comments, the FAA has revised these cost estimates to $4,000 for a
retrofit, $2,000 for installation on a newly manufactured airplane,
and an additional 5 lbs. of weight to the airplane.
Power Distribution System. One commenter reports that Section
121.313(c) requires a power supply and distribution system that meets
the requirements of six sections of Part 25. They state that this
would require a major redesign of their airplanes' electrical power
distribution system. They report a per airplane cost of $15,605 for a
retrofit, $12,660 for a newly manufactured airplane, and a one-time
engineering, design, testing, and paperwork for FAA approval of
FAA Response: The FAA disagrees with this commenter. They did
not notice that the further text in part 121.313(c) reads "... or that
is able to produce and distribute the load for the required
instruments and equipment, ..." The requirement allows the use of a
power supply and distribution system that has been shown to perform
its functions. Thus, compliance can be established by means other
than part 25. As a result, there are no compliance costs.
Out-of-Service Time to Install Airplane Equipment. Four
commenters note that the FAA failed to include the cost for the
additional out-of-service time that will be needed to install all the
equipment required to comply with the proposal. Although no exact
costs were provided, these commenters assert that this time out of
service would result in a substantial revenue loss.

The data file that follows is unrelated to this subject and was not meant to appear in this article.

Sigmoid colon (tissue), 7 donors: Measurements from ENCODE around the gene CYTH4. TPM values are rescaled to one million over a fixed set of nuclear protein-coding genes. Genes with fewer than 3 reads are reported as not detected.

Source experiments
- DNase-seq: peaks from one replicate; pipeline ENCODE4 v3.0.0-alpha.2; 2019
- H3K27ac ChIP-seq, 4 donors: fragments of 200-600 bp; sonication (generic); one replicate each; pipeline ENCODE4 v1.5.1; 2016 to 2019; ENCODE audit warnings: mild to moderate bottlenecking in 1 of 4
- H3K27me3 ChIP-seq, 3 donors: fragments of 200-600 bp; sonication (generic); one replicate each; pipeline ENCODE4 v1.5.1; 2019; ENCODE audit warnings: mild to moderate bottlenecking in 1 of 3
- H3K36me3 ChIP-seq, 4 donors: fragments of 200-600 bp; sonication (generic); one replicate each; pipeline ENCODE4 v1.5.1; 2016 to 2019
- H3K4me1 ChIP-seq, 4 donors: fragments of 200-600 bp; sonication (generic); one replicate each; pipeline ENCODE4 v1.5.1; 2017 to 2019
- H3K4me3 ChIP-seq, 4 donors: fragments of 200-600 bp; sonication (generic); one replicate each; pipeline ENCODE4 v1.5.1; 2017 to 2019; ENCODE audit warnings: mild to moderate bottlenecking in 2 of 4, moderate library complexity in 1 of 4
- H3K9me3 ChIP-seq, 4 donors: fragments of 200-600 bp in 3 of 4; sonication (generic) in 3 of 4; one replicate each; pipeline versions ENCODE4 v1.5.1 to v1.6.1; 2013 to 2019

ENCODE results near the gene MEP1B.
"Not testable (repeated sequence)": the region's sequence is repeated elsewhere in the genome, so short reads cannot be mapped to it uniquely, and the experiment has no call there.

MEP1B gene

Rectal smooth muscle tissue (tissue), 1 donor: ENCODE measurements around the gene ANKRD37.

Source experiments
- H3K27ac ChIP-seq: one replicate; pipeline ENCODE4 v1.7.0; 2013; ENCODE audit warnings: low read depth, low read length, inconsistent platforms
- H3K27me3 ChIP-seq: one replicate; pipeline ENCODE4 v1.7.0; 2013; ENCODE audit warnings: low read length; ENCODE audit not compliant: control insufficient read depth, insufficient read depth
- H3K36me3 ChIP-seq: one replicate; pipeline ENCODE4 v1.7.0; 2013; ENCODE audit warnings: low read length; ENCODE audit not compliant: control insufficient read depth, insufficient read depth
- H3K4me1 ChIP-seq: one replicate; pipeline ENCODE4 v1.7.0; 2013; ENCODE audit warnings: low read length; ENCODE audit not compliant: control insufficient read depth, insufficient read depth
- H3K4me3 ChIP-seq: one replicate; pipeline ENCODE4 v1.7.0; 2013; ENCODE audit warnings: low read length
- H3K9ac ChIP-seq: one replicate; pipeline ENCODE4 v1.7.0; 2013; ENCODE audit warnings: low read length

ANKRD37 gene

FAA Response: Even though the FAA attempted to design the
proposed rule to minimize out-of-service time, the agency agrees with
these commenters that there would be some out-of-service time for some
of the affected airplanes. However, as a result of the changes from
the NPRM to the final rule, the FAA contends that all of the required
equipment by the final rule can be installed during regularly
scheduled maintenance and there will be no additional out-of-service
The Alaska Air Carriers Association (AACA), citing the uniqueness
of the Alaskan operating environment and the absolute necessity of air
travel in Alaska, notes that most Alaskan operators utilize mixed
fleets and employ maintenance personnel who work on all airplanes in
such mixed fleets. The AACA maintains that requiring the scheduling
of maintenance personnel according to part 121 standards would place
an additional administrative burden and financial compliance cost on
air carriers at locations with limited personnel and mixed fleets.
The AACA contends that the part 121 specification of maintenance
personnel duty time limitations would require the air carrier either
to develop and apply separate work schedules for part 121 and part 135
mechanics or to hire additional mechanics.
FAA Response: With few exceptions, the FAA agrees with the
commenters. Part 121 requires 24 hours off during any 7 consecutive
days; part 135 makes no such provision. In its original assessment of
maintenance and preventive maintenance personnel duty time
limitations, the FAA assumed the issue to be non-controversial; the
existence of union work rules, Department of Labor regulations and the
generally accepted notion of a "day of rest" were believed to be
sufficient to accomplish the same result. As a consequence, the FAA
did not assess any costs associated with the burden of scheduling and